Rather, it reflects a broader and deeper capability for comprehending our surroundings—"catching on," "making sense" of things, or "figuring out" what to do. From Intelligence: Knowns and Unknowns, a report published by the Board of Scientific Affairs of the American Psychological Association: Individuals differ from one another in their ability to understand complex ideas, to adapt to the environment, to learn from experience, to engage in various forms of reasoning, to overcome obstacles by taking thought. Although these individual differences can be substantial, they are never consistent: a given person's intellectual performance will vary on different occasions, in different domains, as judged by different criteria. Concepts of "intelligence" are attempts to organize this complex set of phenomena. Although considerable clarity has been achieved in some areas, no such conceptualization has yet answered all the important questions, none commands universal assent. Indeed, when two dozen prominent theorists were asked to define intelligence, they gave two dozen, somewhat different, definitions.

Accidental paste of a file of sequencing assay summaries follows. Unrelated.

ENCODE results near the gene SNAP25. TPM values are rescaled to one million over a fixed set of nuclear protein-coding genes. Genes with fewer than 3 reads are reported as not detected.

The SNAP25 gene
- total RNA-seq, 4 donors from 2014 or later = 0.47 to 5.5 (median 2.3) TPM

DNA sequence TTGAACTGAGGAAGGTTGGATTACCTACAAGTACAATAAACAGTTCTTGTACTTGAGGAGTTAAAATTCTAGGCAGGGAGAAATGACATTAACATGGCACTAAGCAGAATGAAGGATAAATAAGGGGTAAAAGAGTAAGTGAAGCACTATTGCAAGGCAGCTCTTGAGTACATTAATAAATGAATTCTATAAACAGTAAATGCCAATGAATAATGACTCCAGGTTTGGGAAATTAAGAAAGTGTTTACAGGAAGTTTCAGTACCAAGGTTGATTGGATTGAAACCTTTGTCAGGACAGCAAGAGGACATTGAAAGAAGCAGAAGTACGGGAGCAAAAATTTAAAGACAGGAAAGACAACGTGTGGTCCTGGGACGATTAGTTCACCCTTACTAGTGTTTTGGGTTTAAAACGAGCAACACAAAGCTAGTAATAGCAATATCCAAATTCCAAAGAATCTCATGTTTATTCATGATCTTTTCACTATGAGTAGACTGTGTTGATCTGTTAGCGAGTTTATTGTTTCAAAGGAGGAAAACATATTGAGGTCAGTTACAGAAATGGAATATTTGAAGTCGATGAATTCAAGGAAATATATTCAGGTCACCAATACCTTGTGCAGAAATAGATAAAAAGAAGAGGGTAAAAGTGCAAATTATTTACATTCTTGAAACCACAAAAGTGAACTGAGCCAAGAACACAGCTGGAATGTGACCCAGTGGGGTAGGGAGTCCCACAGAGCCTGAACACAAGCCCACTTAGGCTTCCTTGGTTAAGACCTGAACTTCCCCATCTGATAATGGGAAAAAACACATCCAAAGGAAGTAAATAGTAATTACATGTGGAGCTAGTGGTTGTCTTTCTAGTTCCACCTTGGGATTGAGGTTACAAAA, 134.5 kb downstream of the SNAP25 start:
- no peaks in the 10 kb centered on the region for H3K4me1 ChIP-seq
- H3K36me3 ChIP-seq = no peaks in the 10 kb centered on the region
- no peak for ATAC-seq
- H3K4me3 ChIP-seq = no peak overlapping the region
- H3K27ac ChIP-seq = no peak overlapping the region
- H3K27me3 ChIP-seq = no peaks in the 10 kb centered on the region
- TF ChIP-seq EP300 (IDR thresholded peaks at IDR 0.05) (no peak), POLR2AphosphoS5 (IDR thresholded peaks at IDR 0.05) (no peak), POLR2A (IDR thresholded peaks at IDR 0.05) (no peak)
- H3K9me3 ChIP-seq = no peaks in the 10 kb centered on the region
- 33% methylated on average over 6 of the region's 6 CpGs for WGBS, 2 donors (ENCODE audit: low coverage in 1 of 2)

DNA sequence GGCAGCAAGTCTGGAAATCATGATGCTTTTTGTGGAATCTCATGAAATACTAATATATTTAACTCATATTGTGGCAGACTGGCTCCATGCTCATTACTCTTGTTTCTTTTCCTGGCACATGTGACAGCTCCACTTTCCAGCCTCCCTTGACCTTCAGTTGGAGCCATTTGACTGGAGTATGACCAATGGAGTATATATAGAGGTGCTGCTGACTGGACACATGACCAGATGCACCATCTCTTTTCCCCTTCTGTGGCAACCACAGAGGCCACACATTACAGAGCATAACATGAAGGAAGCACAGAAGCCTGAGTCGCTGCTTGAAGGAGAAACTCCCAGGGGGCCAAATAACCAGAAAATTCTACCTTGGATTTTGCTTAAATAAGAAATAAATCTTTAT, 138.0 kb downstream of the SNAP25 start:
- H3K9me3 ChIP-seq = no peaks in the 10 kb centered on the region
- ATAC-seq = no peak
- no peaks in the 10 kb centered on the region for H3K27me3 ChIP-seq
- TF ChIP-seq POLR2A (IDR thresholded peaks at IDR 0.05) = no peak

Besides those definitions and learning researchers have suggested definitions of intelligence such as: Human intelligence is the intellectual power of humans, marked by complex cognitive feats and high levels of motivation and self-awareness. Intelligence enables humans to remember descriptions of things and use those descriptions in future behaviors, it is a cognitive process. It gives humans the cognitive abilities to learn, form concepts and reason, including the capacities to recognize patterns, comprehend ideas, solve problems, use language to communicate. Intelligence enables humans to think. Note that much of the above definition applies to the intelligence of non-human animals. Although humans have been the primary focus of intelligence researchers, scientists have attempted to investigate animal intelligence, or more broadly, animal cognition; these researchers are interested in studying both mental ability in a particular species, comparing abilities between species. They study various measures of problem solving, as well as verbal reasoning abilities.